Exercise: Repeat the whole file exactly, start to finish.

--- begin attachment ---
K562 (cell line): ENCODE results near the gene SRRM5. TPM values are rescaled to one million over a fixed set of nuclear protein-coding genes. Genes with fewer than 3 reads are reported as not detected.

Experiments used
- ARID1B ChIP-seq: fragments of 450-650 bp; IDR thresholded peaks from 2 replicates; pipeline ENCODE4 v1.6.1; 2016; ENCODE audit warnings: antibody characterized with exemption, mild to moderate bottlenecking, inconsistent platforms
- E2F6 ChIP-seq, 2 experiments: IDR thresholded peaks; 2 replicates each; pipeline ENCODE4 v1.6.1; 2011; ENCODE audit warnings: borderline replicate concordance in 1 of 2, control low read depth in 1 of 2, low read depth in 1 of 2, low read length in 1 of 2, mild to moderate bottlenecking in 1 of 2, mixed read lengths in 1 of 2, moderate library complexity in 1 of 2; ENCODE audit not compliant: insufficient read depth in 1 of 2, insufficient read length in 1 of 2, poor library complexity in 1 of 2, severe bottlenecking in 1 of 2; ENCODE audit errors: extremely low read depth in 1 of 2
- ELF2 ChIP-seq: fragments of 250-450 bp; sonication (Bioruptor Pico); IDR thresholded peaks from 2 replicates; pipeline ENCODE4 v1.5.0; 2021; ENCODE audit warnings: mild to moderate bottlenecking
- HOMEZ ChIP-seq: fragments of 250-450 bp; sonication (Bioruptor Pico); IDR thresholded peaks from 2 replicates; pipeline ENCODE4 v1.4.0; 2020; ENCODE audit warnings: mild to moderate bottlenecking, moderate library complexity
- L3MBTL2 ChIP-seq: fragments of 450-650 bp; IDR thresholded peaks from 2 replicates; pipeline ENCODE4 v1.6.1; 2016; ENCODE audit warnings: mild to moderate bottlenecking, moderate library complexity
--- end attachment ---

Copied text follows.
K562 (cell line): ENCODE results near the gene SRRM5. TPM values are rescaled to one million over a fixed set of nuclear protein-coding genes. Genes with fewer than 3 reads are reported as not detected.

Experiments used
- ARID1B ChIP-seq: fragments of 450-650 bp; IDR thresholded peaks from 2 replicates; pipeline ENCODE4 v1.6.1; 2016; ENCODE audit warnings: antibody characterized with exemption, mild to moderate bottlenecking, inconsistent platforms
- E2F6 ChIP-seq, 2 experiments: IDR thresholded peaks; 2 replicates each; pipeline ENCODE4 v1.6.1; 2011; ENCODE audit warnings: borderline replicate concordance in 1 of 2, control low read depth in 1 of 2, low read depth in 1 of 2, low read length in 1 of 2, mild to moderate bottlenecking in 1 of 2, mixed read lengths in 1 of 2, moderate library complexity in 1 of 2; ENCODE audit not compliant: insufficient read depth in 1 of 2, insufficient read length in 1 of 2, poor library complexity in 1 of 2, severe bottlenecking in 1 of 2; ENCODE audit errors: extremely low read depth in 1 of 2
- ELF2 ChIP-seq: fragments of 250-450 bp; sonication (Bioruptor Pico); IDR thresholded peaks from 2 replicates; pipeline ENCODE4 v1.5.0; 2021; ENCODE audit warnings: mild to moderate bottlenecking
- HOMEZ ChIP-seq: fragments of 250-450 bp; sonication (Bioruptor Pico); IDR thresholded peaks from 2 replicates; pipeline ENCODE4 v1.4.0; 2020; ENCODE audit warnings: mild to moderate bottlenecking, moderate library complexity
- L3MBTL2 ChIP-seq: fragments of 450-650 bp; IDR thresholded peaks from 2 replicates; pipeline ENCODE4 v1.6.1; 2016; ENCODE audit warnings: mild to moderate bottlenecking, moderate library complexity